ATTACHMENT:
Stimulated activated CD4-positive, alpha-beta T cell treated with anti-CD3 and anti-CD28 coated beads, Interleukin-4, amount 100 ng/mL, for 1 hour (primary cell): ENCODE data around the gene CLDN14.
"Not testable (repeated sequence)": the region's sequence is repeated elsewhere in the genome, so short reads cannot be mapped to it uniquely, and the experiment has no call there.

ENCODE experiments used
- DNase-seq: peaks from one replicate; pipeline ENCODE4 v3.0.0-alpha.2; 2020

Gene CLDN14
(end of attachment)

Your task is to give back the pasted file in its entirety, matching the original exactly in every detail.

Stimulated activated CD4-positive, alpha-beta T cell treated with anti-CD3 and anti-CD28 coated beads, Interleukin-4, amount 100 ng/mL, for 1 hour (primary cell): ENCODE data around the gene CLDN14.
"Not testable (repeated sequence)": the region's sequence is repeated elsewhere in the genome, so short reads cannot be mapped to it uniquely, and the experiment has no call there.

ENCODE experiments used
- DNase-seq: peaks from one replicate; pipeline ENCODE4 v3.0.0-alpha.2; 2020

Gene CLDN14